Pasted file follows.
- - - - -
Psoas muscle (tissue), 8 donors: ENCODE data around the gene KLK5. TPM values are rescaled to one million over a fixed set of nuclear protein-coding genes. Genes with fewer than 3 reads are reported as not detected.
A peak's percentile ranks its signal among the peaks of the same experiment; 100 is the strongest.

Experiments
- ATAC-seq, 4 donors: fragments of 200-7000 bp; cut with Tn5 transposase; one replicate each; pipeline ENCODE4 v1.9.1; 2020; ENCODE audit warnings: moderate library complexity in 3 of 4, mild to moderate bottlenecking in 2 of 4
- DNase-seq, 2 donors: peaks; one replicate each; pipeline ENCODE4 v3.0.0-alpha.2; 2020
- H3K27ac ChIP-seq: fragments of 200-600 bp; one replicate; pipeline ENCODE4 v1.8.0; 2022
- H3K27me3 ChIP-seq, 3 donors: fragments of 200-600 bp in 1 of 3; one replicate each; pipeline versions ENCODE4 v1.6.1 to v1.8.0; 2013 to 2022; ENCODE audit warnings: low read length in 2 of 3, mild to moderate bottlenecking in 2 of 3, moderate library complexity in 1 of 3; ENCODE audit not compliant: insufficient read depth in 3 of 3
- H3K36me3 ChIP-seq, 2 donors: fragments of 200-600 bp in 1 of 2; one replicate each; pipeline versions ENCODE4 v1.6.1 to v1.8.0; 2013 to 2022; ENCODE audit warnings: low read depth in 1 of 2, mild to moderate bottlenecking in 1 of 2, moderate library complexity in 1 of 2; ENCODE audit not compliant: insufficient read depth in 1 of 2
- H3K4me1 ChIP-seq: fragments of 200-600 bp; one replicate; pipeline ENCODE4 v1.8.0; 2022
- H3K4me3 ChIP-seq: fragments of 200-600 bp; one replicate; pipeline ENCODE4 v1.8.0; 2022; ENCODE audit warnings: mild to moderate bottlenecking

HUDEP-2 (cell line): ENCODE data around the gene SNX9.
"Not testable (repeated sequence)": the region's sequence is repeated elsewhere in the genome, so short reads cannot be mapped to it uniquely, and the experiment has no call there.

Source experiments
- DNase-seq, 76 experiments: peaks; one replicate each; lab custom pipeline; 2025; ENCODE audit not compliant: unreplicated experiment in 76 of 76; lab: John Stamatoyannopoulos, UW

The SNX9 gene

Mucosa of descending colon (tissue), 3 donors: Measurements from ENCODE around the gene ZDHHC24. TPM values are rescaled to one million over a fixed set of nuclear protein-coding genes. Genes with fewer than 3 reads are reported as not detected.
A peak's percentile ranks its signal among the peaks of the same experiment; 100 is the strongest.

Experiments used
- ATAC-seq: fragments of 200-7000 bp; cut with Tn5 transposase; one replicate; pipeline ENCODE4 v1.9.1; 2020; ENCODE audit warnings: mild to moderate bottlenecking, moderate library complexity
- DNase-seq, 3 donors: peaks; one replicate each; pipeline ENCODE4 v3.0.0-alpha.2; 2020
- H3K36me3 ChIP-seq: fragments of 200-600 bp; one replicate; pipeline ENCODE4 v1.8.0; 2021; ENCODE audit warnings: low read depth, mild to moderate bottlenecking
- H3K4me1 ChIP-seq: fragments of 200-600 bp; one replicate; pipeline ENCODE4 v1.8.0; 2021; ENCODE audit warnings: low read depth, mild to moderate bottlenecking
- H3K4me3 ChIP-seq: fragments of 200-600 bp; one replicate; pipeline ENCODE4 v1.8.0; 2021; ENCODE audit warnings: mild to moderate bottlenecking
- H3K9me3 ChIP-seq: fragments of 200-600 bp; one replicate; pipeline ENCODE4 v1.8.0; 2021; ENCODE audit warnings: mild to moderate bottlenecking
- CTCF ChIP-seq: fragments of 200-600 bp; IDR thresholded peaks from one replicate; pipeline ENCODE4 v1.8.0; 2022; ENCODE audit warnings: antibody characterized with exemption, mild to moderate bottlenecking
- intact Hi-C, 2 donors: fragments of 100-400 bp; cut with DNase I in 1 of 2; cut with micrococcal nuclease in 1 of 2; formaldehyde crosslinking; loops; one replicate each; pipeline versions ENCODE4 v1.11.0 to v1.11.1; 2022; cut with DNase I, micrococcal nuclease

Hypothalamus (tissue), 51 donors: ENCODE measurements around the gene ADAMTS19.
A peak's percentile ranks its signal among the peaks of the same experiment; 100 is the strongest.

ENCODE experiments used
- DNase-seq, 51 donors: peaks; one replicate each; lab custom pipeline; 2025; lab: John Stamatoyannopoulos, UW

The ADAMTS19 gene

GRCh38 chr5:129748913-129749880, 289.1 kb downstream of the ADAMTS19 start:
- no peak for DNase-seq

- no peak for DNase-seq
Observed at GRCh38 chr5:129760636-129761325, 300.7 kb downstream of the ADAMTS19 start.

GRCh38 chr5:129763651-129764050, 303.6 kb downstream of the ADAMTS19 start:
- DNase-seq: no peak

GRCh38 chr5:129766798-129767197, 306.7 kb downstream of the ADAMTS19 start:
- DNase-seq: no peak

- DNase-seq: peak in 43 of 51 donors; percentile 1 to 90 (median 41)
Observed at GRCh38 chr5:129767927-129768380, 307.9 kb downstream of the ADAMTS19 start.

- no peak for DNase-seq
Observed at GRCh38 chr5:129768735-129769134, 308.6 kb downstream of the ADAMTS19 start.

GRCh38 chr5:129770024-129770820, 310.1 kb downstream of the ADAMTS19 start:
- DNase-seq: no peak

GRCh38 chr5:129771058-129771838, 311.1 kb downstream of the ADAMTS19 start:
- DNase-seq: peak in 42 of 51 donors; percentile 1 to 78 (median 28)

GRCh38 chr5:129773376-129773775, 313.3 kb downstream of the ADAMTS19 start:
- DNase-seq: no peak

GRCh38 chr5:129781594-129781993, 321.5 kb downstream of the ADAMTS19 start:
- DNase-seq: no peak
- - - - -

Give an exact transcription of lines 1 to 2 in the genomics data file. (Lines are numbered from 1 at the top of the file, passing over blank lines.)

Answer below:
Psoas muscle (tissue), 8 donors: ENCODE data around the gene KLK5. TPM values are rescaled to one million over a fixed set of nuclear protein-coding genes. Genes with fewer than 3 reads are reported as not detected.
A peak's percentile ranks its signal among the peaks of the same experiment; 100 is the strongest.